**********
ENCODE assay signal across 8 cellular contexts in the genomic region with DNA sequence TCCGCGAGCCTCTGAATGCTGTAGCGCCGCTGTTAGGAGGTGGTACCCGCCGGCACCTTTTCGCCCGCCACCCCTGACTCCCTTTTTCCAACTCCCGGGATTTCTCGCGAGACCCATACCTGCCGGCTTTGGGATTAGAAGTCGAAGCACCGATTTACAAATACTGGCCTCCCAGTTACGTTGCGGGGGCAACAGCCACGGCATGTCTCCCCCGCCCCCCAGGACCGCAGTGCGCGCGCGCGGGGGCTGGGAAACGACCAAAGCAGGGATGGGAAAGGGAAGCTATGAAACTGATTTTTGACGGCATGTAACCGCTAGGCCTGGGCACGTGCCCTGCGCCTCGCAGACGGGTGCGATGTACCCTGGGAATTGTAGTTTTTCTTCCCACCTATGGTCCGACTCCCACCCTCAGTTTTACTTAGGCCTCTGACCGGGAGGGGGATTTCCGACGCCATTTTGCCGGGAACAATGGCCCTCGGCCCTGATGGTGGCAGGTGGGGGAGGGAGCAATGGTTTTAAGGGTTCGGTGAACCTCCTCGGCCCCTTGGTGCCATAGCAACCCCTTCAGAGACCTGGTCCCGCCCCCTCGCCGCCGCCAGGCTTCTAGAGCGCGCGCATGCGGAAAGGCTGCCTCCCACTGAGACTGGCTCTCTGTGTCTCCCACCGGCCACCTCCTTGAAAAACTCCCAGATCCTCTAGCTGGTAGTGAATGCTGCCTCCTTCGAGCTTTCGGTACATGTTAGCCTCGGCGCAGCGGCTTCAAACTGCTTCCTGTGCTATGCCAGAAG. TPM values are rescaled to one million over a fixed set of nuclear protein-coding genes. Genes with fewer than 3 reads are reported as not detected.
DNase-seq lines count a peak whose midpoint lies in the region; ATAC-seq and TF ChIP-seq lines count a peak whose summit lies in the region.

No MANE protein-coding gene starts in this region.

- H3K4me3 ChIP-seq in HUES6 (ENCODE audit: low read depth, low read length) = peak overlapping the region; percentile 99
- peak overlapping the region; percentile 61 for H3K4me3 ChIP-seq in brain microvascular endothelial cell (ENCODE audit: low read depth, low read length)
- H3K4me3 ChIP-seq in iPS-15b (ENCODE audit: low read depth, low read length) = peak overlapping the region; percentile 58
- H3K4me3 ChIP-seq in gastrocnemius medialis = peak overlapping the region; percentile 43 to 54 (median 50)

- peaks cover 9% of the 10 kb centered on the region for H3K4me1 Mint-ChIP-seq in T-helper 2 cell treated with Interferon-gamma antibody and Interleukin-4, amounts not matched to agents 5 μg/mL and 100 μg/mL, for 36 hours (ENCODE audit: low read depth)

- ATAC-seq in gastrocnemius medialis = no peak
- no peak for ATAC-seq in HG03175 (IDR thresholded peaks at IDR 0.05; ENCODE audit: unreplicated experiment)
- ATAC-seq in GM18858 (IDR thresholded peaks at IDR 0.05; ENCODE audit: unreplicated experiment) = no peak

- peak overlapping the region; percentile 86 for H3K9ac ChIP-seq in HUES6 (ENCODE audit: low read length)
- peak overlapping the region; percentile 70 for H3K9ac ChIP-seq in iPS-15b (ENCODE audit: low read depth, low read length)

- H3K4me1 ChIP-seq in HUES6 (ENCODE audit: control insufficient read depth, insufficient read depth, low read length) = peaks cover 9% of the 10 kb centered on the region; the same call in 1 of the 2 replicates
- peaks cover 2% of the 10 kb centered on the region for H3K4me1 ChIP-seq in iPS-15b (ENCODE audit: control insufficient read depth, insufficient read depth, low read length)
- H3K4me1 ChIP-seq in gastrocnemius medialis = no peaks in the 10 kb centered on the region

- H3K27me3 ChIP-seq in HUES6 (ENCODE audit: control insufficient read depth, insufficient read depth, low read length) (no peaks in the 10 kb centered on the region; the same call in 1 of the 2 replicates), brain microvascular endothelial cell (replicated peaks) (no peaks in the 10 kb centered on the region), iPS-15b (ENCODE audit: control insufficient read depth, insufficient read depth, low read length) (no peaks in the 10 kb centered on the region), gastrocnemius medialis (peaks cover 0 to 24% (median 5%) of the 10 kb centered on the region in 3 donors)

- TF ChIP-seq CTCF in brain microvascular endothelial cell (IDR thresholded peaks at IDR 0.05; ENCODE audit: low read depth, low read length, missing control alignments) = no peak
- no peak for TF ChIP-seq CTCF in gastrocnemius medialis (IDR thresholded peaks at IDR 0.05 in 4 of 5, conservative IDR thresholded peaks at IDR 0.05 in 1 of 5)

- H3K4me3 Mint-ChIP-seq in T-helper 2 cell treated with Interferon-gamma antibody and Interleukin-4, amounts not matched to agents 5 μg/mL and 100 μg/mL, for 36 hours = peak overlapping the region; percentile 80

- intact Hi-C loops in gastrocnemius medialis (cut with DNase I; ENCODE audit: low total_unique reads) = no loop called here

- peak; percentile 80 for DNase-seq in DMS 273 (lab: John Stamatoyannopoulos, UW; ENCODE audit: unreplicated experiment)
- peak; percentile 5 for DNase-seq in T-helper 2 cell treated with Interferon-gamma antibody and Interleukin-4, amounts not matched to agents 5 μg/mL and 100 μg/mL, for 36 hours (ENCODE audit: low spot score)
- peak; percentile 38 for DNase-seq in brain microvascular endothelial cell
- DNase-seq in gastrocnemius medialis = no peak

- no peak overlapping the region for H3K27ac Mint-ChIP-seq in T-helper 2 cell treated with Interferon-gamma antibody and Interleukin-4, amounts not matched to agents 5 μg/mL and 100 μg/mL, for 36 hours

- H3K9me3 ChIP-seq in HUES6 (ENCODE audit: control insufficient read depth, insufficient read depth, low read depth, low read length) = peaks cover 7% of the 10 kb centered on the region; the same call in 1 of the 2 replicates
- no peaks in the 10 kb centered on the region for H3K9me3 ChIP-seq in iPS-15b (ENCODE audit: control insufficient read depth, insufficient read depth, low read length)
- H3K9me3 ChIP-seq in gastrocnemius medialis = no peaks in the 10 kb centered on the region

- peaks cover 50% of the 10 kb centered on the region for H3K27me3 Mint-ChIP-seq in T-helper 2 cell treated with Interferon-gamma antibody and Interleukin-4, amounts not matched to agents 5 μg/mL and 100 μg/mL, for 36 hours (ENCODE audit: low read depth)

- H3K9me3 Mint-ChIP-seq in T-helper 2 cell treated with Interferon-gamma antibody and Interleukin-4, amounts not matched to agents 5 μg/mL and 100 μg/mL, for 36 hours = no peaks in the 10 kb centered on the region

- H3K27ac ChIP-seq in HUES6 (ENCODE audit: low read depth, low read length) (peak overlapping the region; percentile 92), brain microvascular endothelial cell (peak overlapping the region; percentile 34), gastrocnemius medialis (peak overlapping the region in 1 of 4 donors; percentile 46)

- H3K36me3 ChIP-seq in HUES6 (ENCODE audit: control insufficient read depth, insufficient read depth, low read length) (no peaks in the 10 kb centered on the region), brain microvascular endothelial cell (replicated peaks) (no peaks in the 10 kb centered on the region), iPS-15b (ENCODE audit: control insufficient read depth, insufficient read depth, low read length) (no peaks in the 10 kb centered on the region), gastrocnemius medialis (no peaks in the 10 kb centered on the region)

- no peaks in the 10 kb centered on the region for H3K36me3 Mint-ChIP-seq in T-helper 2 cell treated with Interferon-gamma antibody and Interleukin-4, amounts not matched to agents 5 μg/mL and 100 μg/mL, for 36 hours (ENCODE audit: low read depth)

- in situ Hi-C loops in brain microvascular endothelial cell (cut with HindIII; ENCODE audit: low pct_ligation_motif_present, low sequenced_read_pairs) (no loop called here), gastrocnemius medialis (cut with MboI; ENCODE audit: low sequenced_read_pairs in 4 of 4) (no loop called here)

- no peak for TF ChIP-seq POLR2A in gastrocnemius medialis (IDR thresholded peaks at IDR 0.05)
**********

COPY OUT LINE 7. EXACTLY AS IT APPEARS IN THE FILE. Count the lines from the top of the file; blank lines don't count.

- H3K4me3 ChIP-seq in gastrocnemius medialis = peak overlapping the region; percentile 43 to 54 (median 50)